In 1987, the Thorpe borehole was found to be contaminated with industrial solvents, one of which is on the red list. Anglian Water investigated the contamination and Norwich city council requested a copy of the report, but after three years it has still not received a copy, and it remains concerned about the condition of the water.
The EC requires member countries to safeguard their water aquifer supplies because they are difficult and expensive to treat once they have become contaminated. The EC has issued in a draft directive standards that most British waste tips fail to meet. Anglian Water depends on ground water for 51 per cent. of its water supply. Using an unpublished Government survey, Friends of the Earth located two toxic waste tips at Harford Bridges and West Beckham near Cromer which are classified by the Department of the Environment as "serious" risks to ground water and no fewer than 48 other Norfolk tip sites pose some risk to ground water.
There is also a large question mark hanging over the Attlebridge tip, in which 100 BSE-infected cattle carcases have been dumped, and that could lead to the leaching of infected matter into the River Wensum. The farmer living near the tip has been advised not to drink the water from his borehole as it contains ammonia and industrial solvents. The tip is less than the 1 km from the river that is advised in the directive and drinking water for most of Norwich is extracted from the River Wensum. Why do the Government not insist on the lining of tips as recommended by the directive?
Otters have disappeared from the rivers Waveney, Yare, Little Ouse, Bure, Wensum and Glaven in the past 20 years. The cause appears to be PCBs which leak from hydraulic pumps, common on fenland rivers. Should not these pumps be banned and replaced?
Last year blue-green algae was found at three Norfolk sites—at Filby broad, Barton broad and Blickling lake. This year it has already reappeared at Blickling lake as well as at Ranworth, Salhouse, South Walsham, Filby and Hoveton great broad. The Minister said in this House that there were no significant increases in nutrients last year and that it is not possible to prevent algae as they are a naturally occurring phenomenon. The broads authority disagrees and has sent evidence to the Royal Commission on environmental pollution arguing for further EC action on water quality and Government action on research and on consent levels for polluting discharges and grants to control agricultural pollution. Have the Government responded to this concern? Where is the Anglian task force report promised by the Minister for the early summer in an Adjournment debate on Rutland Water in April?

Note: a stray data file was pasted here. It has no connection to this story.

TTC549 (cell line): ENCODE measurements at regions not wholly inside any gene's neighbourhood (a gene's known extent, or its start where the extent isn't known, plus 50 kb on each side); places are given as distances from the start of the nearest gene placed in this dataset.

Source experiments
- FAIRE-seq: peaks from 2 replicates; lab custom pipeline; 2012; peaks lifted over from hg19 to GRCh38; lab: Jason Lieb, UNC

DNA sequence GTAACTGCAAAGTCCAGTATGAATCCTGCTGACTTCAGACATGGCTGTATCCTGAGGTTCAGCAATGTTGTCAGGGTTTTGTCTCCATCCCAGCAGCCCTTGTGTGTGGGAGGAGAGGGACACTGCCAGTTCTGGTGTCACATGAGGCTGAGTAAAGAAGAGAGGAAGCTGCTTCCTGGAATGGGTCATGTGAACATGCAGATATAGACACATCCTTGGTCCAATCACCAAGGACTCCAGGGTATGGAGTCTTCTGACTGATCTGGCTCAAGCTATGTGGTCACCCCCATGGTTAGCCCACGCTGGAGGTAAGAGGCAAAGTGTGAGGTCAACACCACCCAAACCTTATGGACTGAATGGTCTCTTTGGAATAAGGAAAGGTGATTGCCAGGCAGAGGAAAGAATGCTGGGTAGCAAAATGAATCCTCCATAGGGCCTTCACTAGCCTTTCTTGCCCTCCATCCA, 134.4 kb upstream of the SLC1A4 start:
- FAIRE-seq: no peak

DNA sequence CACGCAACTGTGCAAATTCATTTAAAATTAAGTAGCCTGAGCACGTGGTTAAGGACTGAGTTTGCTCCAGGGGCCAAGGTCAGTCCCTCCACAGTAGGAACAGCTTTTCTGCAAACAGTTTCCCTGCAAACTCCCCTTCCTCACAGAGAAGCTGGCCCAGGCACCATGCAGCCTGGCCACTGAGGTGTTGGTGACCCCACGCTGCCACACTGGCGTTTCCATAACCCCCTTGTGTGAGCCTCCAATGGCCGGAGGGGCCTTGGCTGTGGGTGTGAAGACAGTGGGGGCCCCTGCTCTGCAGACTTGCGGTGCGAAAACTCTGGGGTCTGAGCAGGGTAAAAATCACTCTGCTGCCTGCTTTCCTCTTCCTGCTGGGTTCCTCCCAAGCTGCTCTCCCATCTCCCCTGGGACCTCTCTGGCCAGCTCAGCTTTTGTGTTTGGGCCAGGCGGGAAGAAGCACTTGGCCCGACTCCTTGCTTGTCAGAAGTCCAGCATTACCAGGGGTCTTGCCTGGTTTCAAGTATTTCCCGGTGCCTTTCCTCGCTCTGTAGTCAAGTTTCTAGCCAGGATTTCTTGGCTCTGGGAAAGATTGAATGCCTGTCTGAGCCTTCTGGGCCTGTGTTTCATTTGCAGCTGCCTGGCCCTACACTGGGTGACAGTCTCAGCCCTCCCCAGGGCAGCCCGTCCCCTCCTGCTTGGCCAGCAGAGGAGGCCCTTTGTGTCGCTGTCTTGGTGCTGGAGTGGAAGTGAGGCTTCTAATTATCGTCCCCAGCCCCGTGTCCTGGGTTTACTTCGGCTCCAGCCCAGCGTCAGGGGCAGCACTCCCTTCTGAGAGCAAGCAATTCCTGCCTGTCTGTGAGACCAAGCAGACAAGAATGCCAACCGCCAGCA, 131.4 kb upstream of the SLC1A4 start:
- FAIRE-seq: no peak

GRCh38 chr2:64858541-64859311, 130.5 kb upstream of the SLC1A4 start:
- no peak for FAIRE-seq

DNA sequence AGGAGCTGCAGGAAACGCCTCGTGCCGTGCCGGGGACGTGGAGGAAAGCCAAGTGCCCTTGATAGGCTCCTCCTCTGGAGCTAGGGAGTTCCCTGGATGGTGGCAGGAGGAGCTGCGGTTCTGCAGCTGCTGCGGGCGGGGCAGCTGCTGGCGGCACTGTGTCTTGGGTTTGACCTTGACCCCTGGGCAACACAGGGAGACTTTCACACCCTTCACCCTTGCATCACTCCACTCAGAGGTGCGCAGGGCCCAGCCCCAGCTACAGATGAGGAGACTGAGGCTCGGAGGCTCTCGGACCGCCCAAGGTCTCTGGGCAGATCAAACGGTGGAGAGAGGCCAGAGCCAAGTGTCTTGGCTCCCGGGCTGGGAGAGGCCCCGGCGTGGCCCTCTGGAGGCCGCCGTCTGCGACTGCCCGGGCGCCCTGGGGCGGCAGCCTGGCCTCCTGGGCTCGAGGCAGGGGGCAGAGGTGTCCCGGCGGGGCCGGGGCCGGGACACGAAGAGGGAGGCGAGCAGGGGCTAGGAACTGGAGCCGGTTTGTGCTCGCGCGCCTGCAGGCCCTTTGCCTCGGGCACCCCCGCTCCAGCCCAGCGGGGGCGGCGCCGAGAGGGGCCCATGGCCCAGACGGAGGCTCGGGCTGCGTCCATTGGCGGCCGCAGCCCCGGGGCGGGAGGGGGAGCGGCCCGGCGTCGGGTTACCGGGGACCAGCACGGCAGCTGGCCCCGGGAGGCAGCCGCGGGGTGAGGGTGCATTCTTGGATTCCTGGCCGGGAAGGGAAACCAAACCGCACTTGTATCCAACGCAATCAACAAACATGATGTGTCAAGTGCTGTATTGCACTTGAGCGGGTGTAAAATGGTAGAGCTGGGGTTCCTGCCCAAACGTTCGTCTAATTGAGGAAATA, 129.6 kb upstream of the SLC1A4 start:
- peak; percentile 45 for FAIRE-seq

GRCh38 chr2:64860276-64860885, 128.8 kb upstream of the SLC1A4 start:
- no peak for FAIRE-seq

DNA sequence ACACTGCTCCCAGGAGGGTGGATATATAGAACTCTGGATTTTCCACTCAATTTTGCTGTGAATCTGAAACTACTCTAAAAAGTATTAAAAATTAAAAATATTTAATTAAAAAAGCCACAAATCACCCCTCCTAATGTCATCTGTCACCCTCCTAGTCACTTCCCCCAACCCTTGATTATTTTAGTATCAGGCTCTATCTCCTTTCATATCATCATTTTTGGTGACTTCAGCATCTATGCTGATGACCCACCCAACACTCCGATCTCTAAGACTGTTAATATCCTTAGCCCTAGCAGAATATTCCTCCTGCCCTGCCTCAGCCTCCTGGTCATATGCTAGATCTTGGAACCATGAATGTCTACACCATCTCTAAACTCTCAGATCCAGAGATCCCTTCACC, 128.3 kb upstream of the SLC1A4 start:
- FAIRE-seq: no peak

The news that the EC is taking action against the British Government because 140 beaches, including three in Norfolk at Sheringham, Cromer and Great Yarmouth, failed to meet EC standards came four days after the go-ahead for the long sea sewage outfall at West Runton. People are astonished and angered at the decision, particularly as the Secretary of State promised in March that the discharge by pipeline of raw sewage into the sea would be phased out as soon as possible. As the local paper put it:
Anglian Water were tight-lipped in the wake of the announcement from Mr. Patten".
A similar scheme at Fleetwood in Lancashire was refused and yet, after tremendous public protest, including 9,000 letters, it has been decided that the West Runton outfall goes ahead.
It comes as no surprise to hear that so many beaches fail the EC directive. Those of us who have studied the bathing water survey have been struck by its cursory nature and answers to parliamentary questions have been less than satisfactory. The directive lays down mandatory limits for total and faecal coliforms tested at fortnightly intervals in the bathing season, and states that no salmonella or enteroviruses should be present. It also states that there should be no abnormal colour change, no visible film or foam and no odour, with further checks if it is thought that heavy metals, cyanides, nitrates and phosphates, pesticides or ammonia are in the water as well as floating waste. The directive expresses the hope that member states will endeavour to observe the guidelines. We do not. Of Norfolk's nine designated bathing beaches, only Mundesley meets the mandatory standards, and none meets the recommended guidelines. Wells, Mundesley arid Great Yarmouth North were never tested for salmonella or enteroviruses. Heacham and Hunstanton were tested five times, but the other beaches only twice. Great Yarmouth pier and South beaches failed all tests except one.
The popular beaches at Caister, Hemsby, Corton arid Pakefield, with their caravans, bungalows and holiday camps, are not designated and therefore not tested; yet Caister has a sewage outfall pipe. Why are bathers not informed of the health dangers of beaches so that they know which resorts to avoid? I have never received satisfactory answers to parliamentary questions that I have tabled asking whether Anglian Water has tested bathing water for the chemicals and heavy metals mentioned in the directive.
According to the 1988 Eastern Sea Fisheries district report, there is evidence of a
major pollutant threat to the shellfish industry and also to the environmental wellbeing in this area. Despite such warnings being given and repeated … little has been done to improve sea water quality.
There are closure orders on mussel beds in the Wash, and all mussels from the Norfolk coast marketed in the United Kingdom are now subject to prior cleansing.